The child on this 1920 French postcard by Sergio Bompard looks so darling. I noticed, though, the greeting was French for Happy New Year. This puzzled me as it wasn’t a Christmas postcard and she’s dragging toys. So, I looked into French New Year’s customs.
I found out that French families throw dinner parties for the entire family and exchange gifts on Le Jour des Étrennes, the day of New Year’s presents (originally March 25th). Previous to adopting the reformed calendar in 1852, they would then send fake presents on April 1st, the culmination of the New Year’s feast, as a joke to those who’d previously received gifts on March 25th. Note, the reformed calendar changed the beginning of New Year from March 25th to January 1st.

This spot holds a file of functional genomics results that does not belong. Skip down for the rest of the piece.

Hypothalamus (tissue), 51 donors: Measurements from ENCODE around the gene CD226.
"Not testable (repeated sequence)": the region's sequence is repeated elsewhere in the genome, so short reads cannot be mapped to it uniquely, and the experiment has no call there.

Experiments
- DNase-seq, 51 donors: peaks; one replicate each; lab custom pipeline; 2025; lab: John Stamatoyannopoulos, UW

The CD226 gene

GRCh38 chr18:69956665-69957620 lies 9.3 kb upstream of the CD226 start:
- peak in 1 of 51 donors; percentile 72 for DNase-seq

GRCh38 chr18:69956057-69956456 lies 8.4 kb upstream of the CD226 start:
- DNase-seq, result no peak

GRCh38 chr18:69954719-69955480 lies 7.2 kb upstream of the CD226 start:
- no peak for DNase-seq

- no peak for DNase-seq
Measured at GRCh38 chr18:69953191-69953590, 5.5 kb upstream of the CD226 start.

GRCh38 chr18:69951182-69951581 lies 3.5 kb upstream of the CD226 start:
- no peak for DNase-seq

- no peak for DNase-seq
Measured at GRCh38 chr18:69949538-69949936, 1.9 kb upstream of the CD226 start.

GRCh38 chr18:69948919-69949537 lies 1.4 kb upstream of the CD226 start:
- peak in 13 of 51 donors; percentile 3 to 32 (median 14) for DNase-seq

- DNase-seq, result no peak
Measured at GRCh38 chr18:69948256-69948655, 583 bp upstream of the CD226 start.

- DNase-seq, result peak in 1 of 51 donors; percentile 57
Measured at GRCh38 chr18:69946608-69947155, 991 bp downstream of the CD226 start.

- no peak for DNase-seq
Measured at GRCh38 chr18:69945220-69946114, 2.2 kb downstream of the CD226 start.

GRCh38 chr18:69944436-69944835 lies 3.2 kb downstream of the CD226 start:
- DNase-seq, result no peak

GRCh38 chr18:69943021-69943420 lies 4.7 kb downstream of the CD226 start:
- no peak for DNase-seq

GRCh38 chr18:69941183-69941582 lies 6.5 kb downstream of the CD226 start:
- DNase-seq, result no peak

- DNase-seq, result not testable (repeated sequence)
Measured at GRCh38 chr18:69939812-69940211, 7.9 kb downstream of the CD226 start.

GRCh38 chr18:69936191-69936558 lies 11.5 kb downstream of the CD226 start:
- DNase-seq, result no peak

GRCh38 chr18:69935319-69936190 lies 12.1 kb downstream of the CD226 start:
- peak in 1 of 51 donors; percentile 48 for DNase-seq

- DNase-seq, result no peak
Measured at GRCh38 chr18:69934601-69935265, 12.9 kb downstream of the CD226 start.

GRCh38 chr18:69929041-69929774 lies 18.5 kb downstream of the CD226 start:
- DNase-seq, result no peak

French people still prepare special meals for friends and family, but fancy restaurant meals and dancing occur as well now. As for the April 1st custom of sending fake gifts- now, funny cards with fish pictures are exchanged anonymously.